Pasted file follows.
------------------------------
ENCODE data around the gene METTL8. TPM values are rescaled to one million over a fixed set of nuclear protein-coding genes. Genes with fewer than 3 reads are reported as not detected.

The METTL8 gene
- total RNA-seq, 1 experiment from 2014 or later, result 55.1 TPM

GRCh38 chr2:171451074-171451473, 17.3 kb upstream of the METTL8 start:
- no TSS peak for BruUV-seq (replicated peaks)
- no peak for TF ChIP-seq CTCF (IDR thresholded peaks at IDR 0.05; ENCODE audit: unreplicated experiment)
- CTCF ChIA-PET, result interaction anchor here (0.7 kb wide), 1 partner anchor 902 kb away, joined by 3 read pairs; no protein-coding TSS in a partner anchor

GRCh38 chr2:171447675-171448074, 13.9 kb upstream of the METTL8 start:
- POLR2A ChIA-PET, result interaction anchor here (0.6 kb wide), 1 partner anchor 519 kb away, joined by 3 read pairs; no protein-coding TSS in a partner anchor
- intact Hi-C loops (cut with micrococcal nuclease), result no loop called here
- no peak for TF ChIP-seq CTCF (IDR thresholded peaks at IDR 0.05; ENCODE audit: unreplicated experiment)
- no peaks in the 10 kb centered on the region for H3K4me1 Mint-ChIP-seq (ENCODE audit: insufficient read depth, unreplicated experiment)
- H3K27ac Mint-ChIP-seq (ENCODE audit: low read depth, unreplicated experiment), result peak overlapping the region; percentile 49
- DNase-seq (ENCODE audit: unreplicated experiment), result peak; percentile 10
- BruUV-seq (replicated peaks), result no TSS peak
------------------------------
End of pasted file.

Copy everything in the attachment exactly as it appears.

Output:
ENCODE data around the gene METTL8. TPM values are rescaled to one million over a fixed set of nuclear protein-coding genes. Genes with fewer than 3 reads are reported as not detected.

The METTL8 gene
- total RNA-seq, 1 experiment from 2014 or later, result 55.1 TPM

GRCh38 chr2:171451074-171451473, 17.3 kb upstream of the METTL8 start:
- no TSS peak for BruUV-seq (replicated peaks)
- no peak for TF ChIP-seq CTCF (IDR thresholded peaks at IDR 0.05; ENCODE audit: unreplicated experiment)
- CTCF ChIA-PET, result interaction anchor here (0.7 kb wide), 1 partner anchor 902 kb away, joined by 3 read pairs; no protein-coding TSS in a partner anchor

GRCh38 chr2:171447675-171448074, 13.9 kb upstream of the METTL8 start:
- POLR2A ChIA-PET, result interaction anchor here (0.6 kb wide), 1 partner anchor 519 kb away, joined by 3 read pairs; no protein-coding TSS in a partner anchor
- intact Hi-C loops (cut with micrococcal nuclease), result no loop called here
- no peak for TF ChIP-seq CTCF (IDR thresholded peaks at IDR 0.05; ENCODE audit: unreplicated experiment)
- no peaks in the 10 kb centered on the region for H3K4me1 Mint-ChIP-seq (ENCODE audit: insufficient read depth, unreplicated experiment)
- H3K27ac Mint-ChIP-seq (ENCODE audit: low read depth, unreplicated experiment), result peak overlapping the region; percentile 49
- DNase-seq (ENCODE audit: unreplicated experiment), result peak; percentile 10
- BruUV-seq (replicated peaks), result no TSS peak